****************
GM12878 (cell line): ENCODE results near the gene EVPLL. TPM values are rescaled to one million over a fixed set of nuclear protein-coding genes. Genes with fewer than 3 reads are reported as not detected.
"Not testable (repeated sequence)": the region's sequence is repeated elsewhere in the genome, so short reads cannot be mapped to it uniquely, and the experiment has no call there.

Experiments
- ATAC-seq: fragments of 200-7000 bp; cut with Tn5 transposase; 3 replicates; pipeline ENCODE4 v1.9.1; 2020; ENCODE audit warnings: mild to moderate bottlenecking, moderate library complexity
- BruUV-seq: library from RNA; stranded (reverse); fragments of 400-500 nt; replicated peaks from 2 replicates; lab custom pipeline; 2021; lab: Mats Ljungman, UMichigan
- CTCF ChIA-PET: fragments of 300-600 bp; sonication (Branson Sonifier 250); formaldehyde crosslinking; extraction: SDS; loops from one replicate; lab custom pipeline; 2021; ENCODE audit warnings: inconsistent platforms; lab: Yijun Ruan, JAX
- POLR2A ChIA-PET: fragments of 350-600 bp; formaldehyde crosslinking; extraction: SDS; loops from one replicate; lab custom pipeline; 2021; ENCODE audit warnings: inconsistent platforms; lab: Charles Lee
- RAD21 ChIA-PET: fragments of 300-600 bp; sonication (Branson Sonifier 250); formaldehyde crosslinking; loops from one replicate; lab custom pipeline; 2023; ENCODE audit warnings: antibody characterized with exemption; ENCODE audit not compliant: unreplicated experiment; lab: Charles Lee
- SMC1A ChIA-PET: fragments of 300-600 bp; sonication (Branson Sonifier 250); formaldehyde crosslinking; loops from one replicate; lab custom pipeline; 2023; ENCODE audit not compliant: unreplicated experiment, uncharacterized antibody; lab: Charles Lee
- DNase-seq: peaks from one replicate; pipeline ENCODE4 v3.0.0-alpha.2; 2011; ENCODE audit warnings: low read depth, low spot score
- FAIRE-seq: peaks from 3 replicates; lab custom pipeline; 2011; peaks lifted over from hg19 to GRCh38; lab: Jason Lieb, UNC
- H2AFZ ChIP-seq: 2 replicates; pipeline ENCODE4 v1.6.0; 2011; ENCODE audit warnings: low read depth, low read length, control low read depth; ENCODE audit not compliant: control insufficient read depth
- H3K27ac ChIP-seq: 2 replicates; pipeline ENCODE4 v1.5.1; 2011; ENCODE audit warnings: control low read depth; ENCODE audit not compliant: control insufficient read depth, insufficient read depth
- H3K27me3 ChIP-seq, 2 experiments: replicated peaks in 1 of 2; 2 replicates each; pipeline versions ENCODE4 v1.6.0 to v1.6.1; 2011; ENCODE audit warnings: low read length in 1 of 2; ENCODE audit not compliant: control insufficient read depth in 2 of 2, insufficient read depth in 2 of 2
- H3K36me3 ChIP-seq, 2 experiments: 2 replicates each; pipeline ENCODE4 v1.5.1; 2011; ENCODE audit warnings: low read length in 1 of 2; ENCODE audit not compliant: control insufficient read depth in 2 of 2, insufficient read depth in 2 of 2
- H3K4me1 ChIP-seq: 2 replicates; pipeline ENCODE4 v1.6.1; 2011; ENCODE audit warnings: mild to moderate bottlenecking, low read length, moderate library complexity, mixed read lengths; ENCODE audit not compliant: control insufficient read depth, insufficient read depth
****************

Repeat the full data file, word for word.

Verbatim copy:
GM12878 (cell line): ENCODE results near the gene EVPLL. TPM values are rescaled to one million over a fixed set of nuclear protein-coding genes. Genes with fewer than 3 reads are reported as not detected.
"Not testable (repeated sequence)": the region's sequence is repeated elsewhere in the genome, so short reads cannot be mapped to it uniquely, and the experiment has no call there.

Experiments
- ATAC-seq: fragments of 200-7000 bp; cut with Tn5 transposase; 3 replicates; pipeline ENCODE4 v1.9.1; 2020; ENCODE audit warnings: mild to moderate bottlenecking, moderate library complexity
- BruUV-seq: library from RNA; stranded (reverse); fragments of 400-500 nt; replicated peaks from 2 replicates; lab custom pipeline; 2021; lab: Mats Ljungman, UMichigan
- CTCF ChIA-PET: fragments of 300-600 bp; sonication (Branson Sonifier 250); formaldehyde crosslinking; extraction: SDS; loops from one replicate; lab custom pipeline; 2021; ENCODE audit warnings: inconsistent platforms; lab: Yijun Ruan, JAX
- POLR2A ChIA-PET: fragments of 350-600 bp; formaldehyde crosslinking; extraction: SDS; loops from one replicate; lab custom pipeline; 2021; ENCODE audit warnings: inconsistent platforms; lab: Charles Lee
- RAD21 ChIA-PET: fragments of 300-600 bp; sonication (Branson Sonifier 250); formaldehyde crosslinking; loops from one replicate; lab custom pipeline; 2023; ENCODE audit warnings: antibody characterized with exemption; ENCODE audit not compliant: unreplicated experiment; lab: Charles Lee
- SMC1A ChIA-PET: fragments of 300-600 bp; sonication (Branson Sonifier 250); formaldehyde crosslinking; loops from one replicate; lab custom pipeline; 2023; ENCODE audit not compliant: unreplicated experiment, uncharacterized antibody; lab: Charles Lee
- DNase-seq: peaks from one replicate; pipeline ENCODE4 v3.0.0-alpha.2; 2011; ENCODE audit warnings: low read depth, low spot score
- FAIRE-seq: peaks from 3 replicates; lab custom pipeline; 2011; peaks lifted over from hg19 to GRCh38; lab: Jason Lieb, UNC
- H2AFZ ChIP-seq: 2 replicates; pipeline ENCODE4 v1.6.0; 2011; ENCODE audit warnings: low read depth, low read length, control low read depth; ENCODE audit not compliant: control insufficient read depth
- H3K27ac ChIP-seq: 2 replicates; pipeline ENCODE4 v1.5.1; 2011; ENCODE audit warnings: control low read depth; ENCODE audit not compliant: control insufficient read depth, insufficient read depth
- H3K27me3 ChIP-seq, 2 experiments: replicated peaks in 1 of 2; 2 replicates each; pipeline versions ENCODE4 v1.6.0 to v1.6.1; 2011; ENCODE audit warnings: low read length in 1 of 2; ENCODE audit not compliant: control insufficient read depth in 2 of 2, insufficient read depth in 2 of 2
- H3K36me3 ChIP-seq, 2 experiments: 2 replicates each; pipeline ENCODE4 v1.5.1; 2011; ENCODE audit warnings: low read length in 1 of 2; ENCODE audit not compliant: control insufficient read depth in 2 of 2, insufficient read depth in 2 of 2
- H3K4me1 ChIP-seq: 2 replicates; pipeline ENCODE4 v1.6.1; 2011; ENCODE audit warnings: mild to moderate bottlenecking, low read length, moderate library complexity, mixed read lengths; ENCODE audit not compliant: control insufficient read depth, insufficient read depth